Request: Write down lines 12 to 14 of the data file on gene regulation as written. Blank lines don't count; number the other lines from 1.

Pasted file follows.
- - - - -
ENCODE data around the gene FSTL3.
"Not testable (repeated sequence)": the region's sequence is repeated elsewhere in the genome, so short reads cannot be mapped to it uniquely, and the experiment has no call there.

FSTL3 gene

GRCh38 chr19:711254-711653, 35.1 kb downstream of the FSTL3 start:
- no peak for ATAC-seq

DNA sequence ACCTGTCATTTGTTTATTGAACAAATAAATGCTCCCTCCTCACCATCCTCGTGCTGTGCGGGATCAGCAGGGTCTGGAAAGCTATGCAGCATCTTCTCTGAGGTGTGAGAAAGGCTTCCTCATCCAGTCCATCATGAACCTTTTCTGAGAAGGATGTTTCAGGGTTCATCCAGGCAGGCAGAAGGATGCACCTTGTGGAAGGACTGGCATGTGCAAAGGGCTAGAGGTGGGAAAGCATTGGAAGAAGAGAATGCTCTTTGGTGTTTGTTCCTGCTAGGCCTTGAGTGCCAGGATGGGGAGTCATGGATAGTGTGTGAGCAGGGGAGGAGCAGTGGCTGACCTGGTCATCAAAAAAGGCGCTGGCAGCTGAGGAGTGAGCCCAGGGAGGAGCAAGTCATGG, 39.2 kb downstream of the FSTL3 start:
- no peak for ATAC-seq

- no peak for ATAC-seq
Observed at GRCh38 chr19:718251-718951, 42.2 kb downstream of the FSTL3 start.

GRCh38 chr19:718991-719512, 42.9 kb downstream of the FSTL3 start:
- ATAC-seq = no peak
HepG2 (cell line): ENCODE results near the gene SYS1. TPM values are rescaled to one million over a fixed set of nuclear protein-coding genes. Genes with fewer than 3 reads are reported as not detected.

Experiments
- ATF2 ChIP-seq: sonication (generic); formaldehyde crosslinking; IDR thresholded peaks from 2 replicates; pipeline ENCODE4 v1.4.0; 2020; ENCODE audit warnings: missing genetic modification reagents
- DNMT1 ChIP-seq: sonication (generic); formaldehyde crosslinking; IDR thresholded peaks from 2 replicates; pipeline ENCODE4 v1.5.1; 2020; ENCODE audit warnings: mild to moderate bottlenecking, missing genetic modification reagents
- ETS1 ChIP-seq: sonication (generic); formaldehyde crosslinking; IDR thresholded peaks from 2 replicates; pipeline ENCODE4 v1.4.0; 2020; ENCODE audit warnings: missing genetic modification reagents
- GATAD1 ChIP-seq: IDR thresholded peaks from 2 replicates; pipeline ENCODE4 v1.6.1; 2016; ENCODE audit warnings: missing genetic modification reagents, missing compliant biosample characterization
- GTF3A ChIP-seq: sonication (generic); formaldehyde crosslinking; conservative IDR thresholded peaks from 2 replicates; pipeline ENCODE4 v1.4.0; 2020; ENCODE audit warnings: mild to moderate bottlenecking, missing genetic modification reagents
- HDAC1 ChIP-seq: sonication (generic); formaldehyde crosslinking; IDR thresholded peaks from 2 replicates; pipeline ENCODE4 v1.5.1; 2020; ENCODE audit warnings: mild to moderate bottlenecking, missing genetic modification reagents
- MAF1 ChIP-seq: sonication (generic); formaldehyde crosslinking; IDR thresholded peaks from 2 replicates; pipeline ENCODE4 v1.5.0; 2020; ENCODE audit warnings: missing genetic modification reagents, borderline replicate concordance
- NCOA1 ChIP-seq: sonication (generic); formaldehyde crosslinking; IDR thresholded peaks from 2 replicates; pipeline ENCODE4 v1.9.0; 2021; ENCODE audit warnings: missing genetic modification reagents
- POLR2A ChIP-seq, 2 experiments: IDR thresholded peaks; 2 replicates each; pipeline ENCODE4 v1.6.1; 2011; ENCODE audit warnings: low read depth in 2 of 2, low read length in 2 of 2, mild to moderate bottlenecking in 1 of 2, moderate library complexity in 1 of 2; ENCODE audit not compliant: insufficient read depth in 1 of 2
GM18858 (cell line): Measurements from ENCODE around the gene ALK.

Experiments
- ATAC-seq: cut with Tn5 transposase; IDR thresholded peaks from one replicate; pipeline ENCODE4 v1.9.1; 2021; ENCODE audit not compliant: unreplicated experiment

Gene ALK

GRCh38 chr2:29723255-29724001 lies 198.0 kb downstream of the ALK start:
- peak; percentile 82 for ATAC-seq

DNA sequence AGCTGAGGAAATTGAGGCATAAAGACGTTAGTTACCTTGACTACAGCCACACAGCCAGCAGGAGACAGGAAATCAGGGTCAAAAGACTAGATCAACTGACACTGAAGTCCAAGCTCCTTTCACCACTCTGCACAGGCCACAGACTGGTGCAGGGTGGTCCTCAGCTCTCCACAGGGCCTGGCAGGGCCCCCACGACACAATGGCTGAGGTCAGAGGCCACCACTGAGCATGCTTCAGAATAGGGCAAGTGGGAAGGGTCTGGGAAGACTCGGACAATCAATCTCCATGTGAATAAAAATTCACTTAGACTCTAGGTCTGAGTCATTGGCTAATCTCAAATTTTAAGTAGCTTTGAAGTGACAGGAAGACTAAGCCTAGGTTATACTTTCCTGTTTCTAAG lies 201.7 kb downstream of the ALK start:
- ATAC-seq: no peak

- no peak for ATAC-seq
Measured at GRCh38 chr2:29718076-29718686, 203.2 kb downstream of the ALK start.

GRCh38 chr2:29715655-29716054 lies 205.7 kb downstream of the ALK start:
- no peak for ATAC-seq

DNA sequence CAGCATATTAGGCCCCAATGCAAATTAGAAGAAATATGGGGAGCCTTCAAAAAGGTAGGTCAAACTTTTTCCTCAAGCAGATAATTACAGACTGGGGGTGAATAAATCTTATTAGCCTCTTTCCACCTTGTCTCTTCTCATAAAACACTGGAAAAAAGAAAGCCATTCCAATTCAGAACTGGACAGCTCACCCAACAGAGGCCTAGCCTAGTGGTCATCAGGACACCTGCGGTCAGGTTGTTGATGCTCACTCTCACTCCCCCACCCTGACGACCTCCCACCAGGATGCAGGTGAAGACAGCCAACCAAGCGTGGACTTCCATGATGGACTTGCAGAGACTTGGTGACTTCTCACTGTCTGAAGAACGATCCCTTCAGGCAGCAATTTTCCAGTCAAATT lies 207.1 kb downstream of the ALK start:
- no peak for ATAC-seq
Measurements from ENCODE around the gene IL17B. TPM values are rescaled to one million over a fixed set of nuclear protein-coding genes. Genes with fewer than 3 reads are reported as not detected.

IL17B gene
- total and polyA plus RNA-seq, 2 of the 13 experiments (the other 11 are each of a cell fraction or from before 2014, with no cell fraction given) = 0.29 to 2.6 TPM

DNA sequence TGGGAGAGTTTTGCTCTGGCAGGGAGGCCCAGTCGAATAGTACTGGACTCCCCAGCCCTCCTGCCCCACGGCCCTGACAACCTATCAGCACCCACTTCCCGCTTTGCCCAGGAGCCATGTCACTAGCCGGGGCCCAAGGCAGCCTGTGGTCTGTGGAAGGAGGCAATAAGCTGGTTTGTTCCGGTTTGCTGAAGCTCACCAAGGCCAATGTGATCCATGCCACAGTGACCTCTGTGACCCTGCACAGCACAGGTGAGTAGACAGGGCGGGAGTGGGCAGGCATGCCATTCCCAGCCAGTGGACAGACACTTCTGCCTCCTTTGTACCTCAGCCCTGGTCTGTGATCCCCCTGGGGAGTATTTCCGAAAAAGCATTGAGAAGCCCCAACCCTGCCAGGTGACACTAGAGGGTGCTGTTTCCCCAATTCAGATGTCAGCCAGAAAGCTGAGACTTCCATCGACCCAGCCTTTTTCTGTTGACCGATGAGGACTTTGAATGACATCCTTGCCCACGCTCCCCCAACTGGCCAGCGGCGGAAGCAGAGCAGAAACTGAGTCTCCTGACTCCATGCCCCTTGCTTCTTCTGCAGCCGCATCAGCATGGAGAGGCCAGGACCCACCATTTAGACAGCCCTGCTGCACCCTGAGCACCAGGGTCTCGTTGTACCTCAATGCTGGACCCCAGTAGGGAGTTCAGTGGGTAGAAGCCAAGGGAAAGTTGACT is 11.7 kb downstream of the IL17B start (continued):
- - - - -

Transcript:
HepG2 (cell line): ENCODE results near the gene SYS1. TPM values are rescaled to one million over a fixed set of nuclear protein-coding genes. Genes with fewer than 3 reads are reported as not detected.

Experiments
- ATF2 ChIP-seq: sonication (generic); formaldehyde crosslinking; IDR thresholded peaks from 2 replicates; pipeline ENCODE4 v1.4.0; 2020; ENCODE audit warnings: missing genetic modification reagents